So Tiger was able to achieve 1.33x more returns per year of deployment than traditional VCs despite a lower MoM.
Often speed comes at a cost, and the quality of investments usually declines. And Tiger follows a light diligence process that sometimes takes just one day with a single meeting and a P&L or any readily available financial data. To counter issues arising from the seemingly light diligence process, the fund has a few tricks up its sleeves:
- Tiger’s portfolio of 600+ startups gives it tremendous insight into the market.
- The Bain consultants also lend their expertise in conducting due diligence.
- Tiger is more than happy to co-invest with the likes of Andreessen Horowitz and Kleiner Perkins, assuming they would’ve done their homework.
Unlike traditional VCs, Tiger strictly follows a hands-off approach. It doesn’t take board seats, and neither does it tell founders how to run their company. VCs usually stress on how they’re founder-friendly, hands-on and provide more than just funds, but as research shows, founders don’t really care about these services and instead value speed and favourable deal terms above all (apart from personal relationship and chemistry). And that’s exactly what Tiger does. It offers better deal terms- cheaper, less-dilutive capital and a quick fundraising process. The firm also makes Bain available to portfolio companies in case they need it.
Once Predator, Now Prey
The pandemic year-2020 led to a windfall for Tiger. It ended the year with US$10.4 billion in profits, placing Coleman 14th in LCH Investments’ rankings of the greatest hedge fund managers of all time as measured by dollar gains for investors. Assets under management (AUM) across its hedge fund and private equity businesses reached US$90 billion.
But Tiger’s performance seems to have fallen off a cliff recently, with losses reaching 52% this year. According to the FT, Tiger’s hedge fund had lost around US$17 billion in the first five months of this year, erasing a massive two-thirds of the dollar gains made for investors since its inception.
The firm has reduced its holdings in major tech stocks such as Netflix, Airbnb and Peloton. The value of Tiger’s public stock positions fell from US$46 billion at the end of 2021 to just over US$26 billion at the end of the first quarter. This is unsurprising given that global markets have been in freefall since the start of this year, and the Nasdaq Composite Index has plunged 29% in the past six months.
The steep fall in Tiger Global’s public holdings inadvertently increased its exposure to illiquid venture capital investments, prompting the firm to tell investors in its hedge and long-only funds that, if they want to redeem, their private investments will be placed in a separate account that will be cashed out in the near future. The firm has taken other measures to appease its investors:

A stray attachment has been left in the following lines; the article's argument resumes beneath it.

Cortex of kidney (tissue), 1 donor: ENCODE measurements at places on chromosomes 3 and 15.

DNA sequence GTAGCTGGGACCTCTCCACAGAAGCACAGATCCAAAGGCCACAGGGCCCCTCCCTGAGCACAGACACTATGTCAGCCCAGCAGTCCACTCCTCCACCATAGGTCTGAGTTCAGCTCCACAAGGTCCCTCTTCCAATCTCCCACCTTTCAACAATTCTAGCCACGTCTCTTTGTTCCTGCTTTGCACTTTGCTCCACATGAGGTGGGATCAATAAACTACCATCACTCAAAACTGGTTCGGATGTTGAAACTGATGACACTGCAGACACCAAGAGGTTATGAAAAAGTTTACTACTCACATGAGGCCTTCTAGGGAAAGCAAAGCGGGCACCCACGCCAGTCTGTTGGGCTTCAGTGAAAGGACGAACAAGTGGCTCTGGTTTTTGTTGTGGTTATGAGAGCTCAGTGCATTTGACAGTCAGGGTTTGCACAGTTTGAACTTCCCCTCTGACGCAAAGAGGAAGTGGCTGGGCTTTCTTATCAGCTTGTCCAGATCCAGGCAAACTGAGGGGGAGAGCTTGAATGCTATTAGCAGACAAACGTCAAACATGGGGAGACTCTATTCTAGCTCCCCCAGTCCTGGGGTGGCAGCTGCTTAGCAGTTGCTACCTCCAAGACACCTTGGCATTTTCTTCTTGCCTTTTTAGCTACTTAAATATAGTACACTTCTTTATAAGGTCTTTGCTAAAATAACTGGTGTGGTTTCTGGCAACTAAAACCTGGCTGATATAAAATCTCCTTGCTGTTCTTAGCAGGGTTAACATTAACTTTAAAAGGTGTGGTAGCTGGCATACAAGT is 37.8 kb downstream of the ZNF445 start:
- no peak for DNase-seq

- Cut its management fees for the hedge fund by half a percentage point to 1% through Dec 2023.
- Clients can redeem as much as 33% of their investment this year, up from the usual limit of 25% for the hedge fund and 20% for the long-only fund.
- Modified its high-water mark, meaning that until the fund makes up more than 100% of lost investor cash, it will charge a lower performance fee of 10% on gains, down from 20%.
Despite the historic losses, Tiger’s hedge fund has apparently witnessed five times more inflows than the amount of redemption requests.
With faster deployments and generous investments, Tiger risks dealing with a WeWork-like scenario. The firm has to ensure that its hands-off approach doesn’t lead to mismanagement of funds, corporate governance issues and lack of guidance for startups.
But nevertheless, Tiger’s trailblazing velocity-focused strategy will redefine the venture capital landscape. Tiger has broken many long-held but outdated rules and norms of venture investing and its playbook is hard to replicate for traditional VCs.
Despite Tiger’s better deal terms and hands-off approach, experienced board members and the brand value of raising capital from VCs such as Andreessen Horowitz and Sequoia Capital can be more beneficial for early-stage startups.
Finally, it remains to be seen if Tiger Global will recover from such historical losses and return to its rightful position at the top of the food chain.
We try our best to fact check and bring the best, well-researched and non-plagiarized content to you. Please let us know
-if there are any discrepancies in any of our published stories,
-how we can improve,
-what stories you would like us to cover and what information you are looking for, in the comments section below or through our contact form! We look forward to your feedback and thank you for stopping by!
[…] Tiger Global vs SoftBank: Part 2 Finance Tiger Global vs SoftBank: Part 1 Finance Add to Cart: Epic Games’ Acquisitions Opinion & Blogs What happened […]
[…] Tiger Global vs SoftBank: Part 3 Finance Tiger Global vs SoftBank: Part 2 Finance Tiger Global vs SoftBank: Part 1 Finance Add to Cart: Epic Games’ Acquisitions Opinion & Blogs What happened […]